as, records or information from the Multiple-Cropping program were not longer available in
CENTA. This situation made almost impossible to know who were and where were located
those participant farmers. That is why the places to look for the MCS were the area where
the research was done or others with very similar environmental conditions.

The target population in these two areas was define as those farmers who were involved
in some practice of multiple-cropping, but the traditional maize-beans or maize-sorghum
system.

This study was started the first week of May and the fields trips were done during the
third and fourth weeks of May/1986. In each area Extension agents were contacted in order to
prepare a list of possible farmers to interview. These farmers were among those reported to
be growing basic grains and vegetables in "asocio". Therefore dealing with a sample
population which does not include only demonstration lot holders, the probability to find those
farmers who adopted MCS was very low. Also contacts with local farmers in bath areas were
very helpful to increase the number of farmers to be visited.

As result of this effort a sample of 7 farmers were interviewed. Some of the multiple
cropping practices found being used by the sample farmers hardly can be related to those







suggested in the program ten years ago. In this study attention was also given to the
components of the program, keeping in mind that the farmers could have adopted from the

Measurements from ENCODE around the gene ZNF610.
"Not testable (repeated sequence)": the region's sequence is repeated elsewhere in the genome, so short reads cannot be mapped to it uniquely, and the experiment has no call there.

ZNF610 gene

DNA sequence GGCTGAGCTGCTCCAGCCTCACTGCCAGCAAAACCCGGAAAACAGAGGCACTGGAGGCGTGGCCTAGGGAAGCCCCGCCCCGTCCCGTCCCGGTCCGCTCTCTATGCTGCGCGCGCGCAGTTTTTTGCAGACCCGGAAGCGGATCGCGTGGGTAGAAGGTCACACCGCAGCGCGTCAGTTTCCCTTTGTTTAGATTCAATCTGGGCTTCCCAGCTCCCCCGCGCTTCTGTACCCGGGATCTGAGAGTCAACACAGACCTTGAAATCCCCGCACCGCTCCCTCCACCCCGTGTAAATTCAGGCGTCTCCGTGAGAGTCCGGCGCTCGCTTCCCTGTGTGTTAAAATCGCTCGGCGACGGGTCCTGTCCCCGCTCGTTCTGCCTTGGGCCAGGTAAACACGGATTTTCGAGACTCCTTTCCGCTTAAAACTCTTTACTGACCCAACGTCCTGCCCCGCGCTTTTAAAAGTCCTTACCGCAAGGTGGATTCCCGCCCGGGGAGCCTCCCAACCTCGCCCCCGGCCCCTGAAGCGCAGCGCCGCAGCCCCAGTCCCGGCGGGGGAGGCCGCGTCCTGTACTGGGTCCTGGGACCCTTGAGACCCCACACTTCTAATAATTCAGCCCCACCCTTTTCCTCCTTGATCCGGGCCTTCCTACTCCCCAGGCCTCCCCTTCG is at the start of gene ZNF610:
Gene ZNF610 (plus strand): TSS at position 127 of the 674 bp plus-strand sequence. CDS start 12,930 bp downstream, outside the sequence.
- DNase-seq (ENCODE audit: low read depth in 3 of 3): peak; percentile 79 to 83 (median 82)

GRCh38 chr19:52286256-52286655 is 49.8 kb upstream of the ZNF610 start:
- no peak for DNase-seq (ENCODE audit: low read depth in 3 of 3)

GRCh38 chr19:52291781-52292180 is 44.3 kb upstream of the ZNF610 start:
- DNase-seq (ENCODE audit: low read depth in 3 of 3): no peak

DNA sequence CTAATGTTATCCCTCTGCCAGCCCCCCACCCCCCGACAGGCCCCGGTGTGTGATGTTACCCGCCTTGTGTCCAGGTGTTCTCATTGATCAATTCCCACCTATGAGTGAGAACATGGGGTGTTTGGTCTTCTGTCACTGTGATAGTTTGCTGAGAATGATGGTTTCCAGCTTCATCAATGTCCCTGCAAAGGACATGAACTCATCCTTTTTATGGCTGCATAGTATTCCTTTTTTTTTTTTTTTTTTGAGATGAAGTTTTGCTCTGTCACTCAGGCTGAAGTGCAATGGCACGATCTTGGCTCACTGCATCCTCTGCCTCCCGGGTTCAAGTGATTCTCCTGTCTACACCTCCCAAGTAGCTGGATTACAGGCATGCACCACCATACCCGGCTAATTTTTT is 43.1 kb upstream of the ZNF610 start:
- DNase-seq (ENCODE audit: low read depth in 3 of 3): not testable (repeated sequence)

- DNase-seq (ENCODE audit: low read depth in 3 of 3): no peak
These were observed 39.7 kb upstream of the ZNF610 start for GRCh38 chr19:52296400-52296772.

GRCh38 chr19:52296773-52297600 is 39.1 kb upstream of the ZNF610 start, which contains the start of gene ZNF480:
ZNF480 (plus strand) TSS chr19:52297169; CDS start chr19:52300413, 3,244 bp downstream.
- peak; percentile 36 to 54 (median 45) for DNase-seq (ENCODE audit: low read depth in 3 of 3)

package components that fit in their production systems.


In Walker Evaluation study (6), the adoption criteria was the changes in cropping
pattern. Planting the double rows of maize and planting the recommended cropping sequence in
1977 jointly represents sufficient conditions for adoption. In this case the same criteria is
used.

Description of the Two Areas Visited

ZAPOTITAN

Zapotitan valley is located in the central region of El Salvador in the province of La
Libertad. At 35 Kms from San Salvador it is considered as one of the most fertile and
prosperous agricultural areas of the country. Products such as corn, rice, fresh vegetables,
fruits, and others like sugar cane, and tobacco are the most important commodities grown in
this valley. Most of these products supply the metropolitan area of San Salvador, the capital
city.

The next table presents some figures of the use of the land of the Zapotitan Irrigation
District, located within the Valley.



Table 1. Land use in dry and rainy seasons for the year 1979/80 (in Has).


Crop Dry Season Rainy Season total Crop
Nov 79- April 80 May-Oct 79 Has %

Basic Grains 1215.13 2093.14 3308.27 62.00
Corn 574.32 942.49 1516.81
Beans 552.70 77.38 630.08
Rice 88.11 1073.27 1164.38

Vegetables 657.83 21.69 869.52 16.00
Tomato 188.69 89.69 277.52
Cucumber 158.77 64.59 223.36
Cabbage 27.49 6.26 33.75
Others 283.88 51.41 335.29

Fruits 32.20 32.20 64.64 1.21
Tobacco 231.01 167.46 398.47 7.47
Sugar Cane 61.66 610.68 672.34 12.61
Other Crops 2.50 17.65 20.45 0.38

Total 2200.33 3133.12 5333.45


Source: CENTA, MAG.









The most important crops for the cropping year 1979/80 in Zapotitan were without
surprise, the basic grains; with 62.0% of the land planted. Vegetables were second with 16.0%